Social media users have been sharing posts that show a video of a nurse fainting after receiving a COVID-19 vaccine and claiming that if people continue to take the vaccine it will become a “mass genocide”. This claim is false: the nurse in the video confirmed she has a condition where she faints when she feels pain, and the vaccine has gone through safety testing.
The posts (here , here) show a video of a nurse speaking in a TV interview after receiving the vaccine: she talks about how excited she was to get the vaccine, then says she feels dizzy and faints. The post’s caption says, “Watch this nurse pass out after receiving the COVID vaccine. It’s so safe though, right? This will become a mass genocide if people continue to follow these rabid dictators.”
Tiffany Dover, a nurse manager from Catholic Health Initiatives (CHI) Memorial Hospital in Chattanooga, Tennessee (here) did faint after receiving the Pfizer-BioNTech COVID-19 vaccine as seen in this video by local news outlets WTVC-TV NewsChannel 9 here and WRCBtv 3 here .
After recovering, she told WTVC-TV NewsChannel 9, “It just hit me all of the sudden, I could feel it coming on. I felt a little disoriented but I feel fine now, and the pain in my arm is gone” (here) .
A spokeswoman for CHI Memorial confirmed to Reuters via email that the nurse “quickly recovered” after the incident.
The Centers for Disease Control and Prevention (CDC) acknowledges on its website that it is not uncommon for people to faint after vaccinations. It says that although there is no definite answer as to why this occurs “scientists think that fainting is due to the vaccination process and not to the vaccines themselves” (here) .
There is no evidence that the COVID-19 vaccine is designed to harm. On Dec. 11, the U.S. Food and Drugs Administration (FDA) issued the first emergency use authorization allowing the Pfizer-BioNTech COVID-19 vaccine to be distributed in the United States, having concluded that the benefits outweigh the known and potential risks (here , here) . The FDA evaluated and analysed safety data from clinical trials conducted with more than 43,000 participants and the manufacturing information submitted by Pfizer-BioNTech (here) .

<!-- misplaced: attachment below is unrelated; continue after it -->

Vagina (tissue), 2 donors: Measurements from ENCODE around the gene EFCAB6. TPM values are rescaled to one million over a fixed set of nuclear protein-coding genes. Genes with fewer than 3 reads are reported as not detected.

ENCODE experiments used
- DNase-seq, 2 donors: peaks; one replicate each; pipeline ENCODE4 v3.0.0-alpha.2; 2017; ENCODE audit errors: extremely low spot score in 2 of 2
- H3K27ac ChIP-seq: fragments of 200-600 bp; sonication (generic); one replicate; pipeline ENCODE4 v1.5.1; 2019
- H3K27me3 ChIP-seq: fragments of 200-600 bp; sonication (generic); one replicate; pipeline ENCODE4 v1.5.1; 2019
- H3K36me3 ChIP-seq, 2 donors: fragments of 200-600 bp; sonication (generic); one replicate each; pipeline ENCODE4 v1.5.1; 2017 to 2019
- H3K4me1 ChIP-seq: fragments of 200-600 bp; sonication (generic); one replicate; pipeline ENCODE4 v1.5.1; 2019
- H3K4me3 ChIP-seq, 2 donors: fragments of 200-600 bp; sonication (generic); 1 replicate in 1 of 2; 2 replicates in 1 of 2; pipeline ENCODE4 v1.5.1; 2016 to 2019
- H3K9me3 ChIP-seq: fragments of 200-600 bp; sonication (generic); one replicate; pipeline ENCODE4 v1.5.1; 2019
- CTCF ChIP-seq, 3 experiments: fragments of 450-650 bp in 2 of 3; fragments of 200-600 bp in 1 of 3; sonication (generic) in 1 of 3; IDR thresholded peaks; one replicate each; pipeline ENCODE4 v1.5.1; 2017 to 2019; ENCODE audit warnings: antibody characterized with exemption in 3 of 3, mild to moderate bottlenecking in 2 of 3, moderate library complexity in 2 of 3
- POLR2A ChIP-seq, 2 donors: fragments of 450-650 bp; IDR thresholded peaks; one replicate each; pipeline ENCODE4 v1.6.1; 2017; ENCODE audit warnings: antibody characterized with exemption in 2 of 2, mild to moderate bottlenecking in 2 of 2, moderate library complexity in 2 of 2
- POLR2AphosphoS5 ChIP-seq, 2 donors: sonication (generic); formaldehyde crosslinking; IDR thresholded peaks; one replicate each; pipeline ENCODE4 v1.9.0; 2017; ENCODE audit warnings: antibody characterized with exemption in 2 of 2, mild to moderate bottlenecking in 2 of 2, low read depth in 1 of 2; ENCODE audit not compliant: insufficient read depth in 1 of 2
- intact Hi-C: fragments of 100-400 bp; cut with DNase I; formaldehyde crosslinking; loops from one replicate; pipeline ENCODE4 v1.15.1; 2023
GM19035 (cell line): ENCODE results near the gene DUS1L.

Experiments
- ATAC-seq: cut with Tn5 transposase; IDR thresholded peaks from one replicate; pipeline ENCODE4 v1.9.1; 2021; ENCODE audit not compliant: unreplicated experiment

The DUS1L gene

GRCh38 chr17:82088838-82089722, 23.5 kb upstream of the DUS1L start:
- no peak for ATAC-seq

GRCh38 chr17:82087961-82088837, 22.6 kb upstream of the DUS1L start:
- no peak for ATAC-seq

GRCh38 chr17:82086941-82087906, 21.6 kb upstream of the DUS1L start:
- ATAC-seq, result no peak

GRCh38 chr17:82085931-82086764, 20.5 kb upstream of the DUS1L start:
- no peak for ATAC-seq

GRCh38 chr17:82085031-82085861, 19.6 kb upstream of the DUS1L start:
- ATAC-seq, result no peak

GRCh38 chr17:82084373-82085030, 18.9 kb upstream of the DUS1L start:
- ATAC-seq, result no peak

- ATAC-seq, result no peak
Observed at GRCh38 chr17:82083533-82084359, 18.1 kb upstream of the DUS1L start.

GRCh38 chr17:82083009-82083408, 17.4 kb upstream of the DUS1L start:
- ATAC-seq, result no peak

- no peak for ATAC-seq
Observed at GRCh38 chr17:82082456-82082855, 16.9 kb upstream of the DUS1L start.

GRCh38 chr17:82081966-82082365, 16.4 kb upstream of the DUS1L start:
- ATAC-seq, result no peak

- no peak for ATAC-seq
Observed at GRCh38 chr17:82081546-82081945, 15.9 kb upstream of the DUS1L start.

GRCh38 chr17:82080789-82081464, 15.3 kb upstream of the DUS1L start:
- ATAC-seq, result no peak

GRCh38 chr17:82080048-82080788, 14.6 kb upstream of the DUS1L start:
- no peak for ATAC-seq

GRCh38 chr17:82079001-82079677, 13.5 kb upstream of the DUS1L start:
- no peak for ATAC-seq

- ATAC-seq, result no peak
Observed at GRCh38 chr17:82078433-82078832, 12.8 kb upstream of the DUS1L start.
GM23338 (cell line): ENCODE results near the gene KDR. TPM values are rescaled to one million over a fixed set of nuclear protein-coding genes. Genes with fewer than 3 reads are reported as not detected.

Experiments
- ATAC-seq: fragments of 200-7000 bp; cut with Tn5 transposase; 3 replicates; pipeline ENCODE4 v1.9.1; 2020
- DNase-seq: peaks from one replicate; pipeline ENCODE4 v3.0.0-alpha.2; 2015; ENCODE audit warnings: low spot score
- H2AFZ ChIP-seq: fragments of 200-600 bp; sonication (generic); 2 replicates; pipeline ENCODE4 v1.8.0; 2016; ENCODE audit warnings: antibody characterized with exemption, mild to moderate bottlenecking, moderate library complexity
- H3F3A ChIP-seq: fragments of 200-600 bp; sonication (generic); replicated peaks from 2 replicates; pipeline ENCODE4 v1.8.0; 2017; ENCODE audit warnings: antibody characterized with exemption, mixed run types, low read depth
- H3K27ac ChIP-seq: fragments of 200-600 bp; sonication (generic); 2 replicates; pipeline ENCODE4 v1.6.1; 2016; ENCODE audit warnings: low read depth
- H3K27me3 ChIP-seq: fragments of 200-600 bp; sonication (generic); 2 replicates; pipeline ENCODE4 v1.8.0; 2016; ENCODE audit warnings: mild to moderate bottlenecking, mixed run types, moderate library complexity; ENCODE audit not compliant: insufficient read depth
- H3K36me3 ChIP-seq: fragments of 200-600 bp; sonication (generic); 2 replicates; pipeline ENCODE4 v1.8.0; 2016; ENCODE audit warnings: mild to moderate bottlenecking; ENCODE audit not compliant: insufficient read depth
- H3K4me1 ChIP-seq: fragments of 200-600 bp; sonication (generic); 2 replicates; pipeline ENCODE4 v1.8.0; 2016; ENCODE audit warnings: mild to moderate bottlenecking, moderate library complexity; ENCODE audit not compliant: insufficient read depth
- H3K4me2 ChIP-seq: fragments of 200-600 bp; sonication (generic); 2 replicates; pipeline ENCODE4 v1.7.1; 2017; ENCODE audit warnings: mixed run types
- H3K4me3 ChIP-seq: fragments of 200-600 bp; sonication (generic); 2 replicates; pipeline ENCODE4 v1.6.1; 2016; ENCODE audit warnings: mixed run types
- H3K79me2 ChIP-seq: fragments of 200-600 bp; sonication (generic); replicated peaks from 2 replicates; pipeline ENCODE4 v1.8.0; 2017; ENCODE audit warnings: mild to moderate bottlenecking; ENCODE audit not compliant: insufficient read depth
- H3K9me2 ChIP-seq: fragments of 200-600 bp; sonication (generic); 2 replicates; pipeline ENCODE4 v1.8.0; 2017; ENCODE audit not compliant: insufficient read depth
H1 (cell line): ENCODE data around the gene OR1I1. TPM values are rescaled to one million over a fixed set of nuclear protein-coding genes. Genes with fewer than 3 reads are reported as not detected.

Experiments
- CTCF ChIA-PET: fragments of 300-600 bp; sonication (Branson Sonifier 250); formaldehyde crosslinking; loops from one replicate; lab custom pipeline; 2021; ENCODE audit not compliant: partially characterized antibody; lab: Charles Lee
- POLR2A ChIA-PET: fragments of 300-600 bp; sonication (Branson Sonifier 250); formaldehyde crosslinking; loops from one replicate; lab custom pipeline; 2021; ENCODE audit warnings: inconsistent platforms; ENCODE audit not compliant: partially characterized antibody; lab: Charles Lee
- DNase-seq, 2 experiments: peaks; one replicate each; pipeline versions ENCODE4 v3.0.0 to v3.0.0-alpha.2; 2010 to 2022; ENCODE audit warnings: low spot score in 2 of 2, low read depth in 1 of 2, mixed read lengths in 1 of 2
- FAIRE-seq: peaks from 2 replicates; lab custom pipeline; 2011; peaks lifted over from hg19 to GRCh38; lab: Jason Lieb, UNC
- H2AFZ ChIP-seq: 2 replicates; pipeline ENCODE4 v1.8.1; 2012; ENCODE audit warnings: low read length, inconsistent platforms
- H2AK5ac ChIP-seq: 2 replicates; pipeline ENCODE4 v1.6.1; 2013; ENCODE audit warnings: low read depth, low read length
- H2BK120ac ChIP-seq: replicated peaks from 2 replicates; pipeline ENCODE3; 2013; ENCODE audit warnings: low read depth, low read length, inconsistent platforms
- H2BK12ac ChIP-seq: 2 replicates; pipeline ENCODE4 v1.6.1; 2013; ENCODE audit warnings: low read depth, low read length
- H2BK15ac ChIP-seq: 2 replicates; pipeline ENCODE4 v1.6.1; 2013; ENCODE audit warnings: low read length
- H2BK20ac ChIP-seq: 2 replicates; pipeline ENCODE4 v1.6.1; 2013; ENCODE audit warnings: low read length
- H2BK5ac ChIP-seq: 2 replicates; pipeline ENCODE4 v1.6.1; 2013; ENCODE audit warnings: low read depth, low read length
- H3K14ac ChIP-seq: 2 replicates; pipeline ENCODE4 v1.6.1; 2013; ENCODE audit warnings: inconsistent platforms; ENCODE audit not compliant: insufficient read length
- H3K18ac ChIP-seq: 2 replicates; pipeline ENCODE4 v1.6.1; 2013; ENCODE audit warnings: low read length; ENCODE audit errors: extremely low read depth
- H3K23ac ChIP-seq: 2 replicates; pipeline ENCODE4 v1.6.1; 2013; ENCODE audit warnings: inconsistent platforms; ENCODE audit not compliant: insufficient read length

The CDC explains that clinical trials are evaluating investigational COVID-19 vaccines in many thousands of study participants to generate scientific data for the FDA to use to determine how safe the vaccine candidates are, and that vaccine safety will continue to be monitored after the vaccines are approved for use: “The U.S. vaccine safety system ensures that all vaccines are as safe as possible. Safety is a top priority while federal partners work to make a coronavirus disease 2019 (COVID-19) vaccine(s) available.” (here , here)
According to the FDA, the most commonly reported side effects of the Pfizer-BioNTech COVID-19 vaccine are pain at the injection site, tiredness, headache, muscle pain, chills, joint pain, and fever (here) .
Some people have experienced allergic reactions to the vaccine, and as a consequence the FDA has said that while most Americans with allergies should be safe to receive the vaccine, people who have previously had severe allergic reactions to vaccines or ingredients in this particular vaccine should avoid getting the shot (here) .
False. There is no evidence that the vaccine is designed to harm: the nurse manager, who is prone to fainting when she feels pain, recovered; the FDA has approved the vaccine after analysing safety data from clinical trials involving more than 43,000 participants.
This article was produced by the Reuters Fact Check team. Read more about our fact-checking work here .
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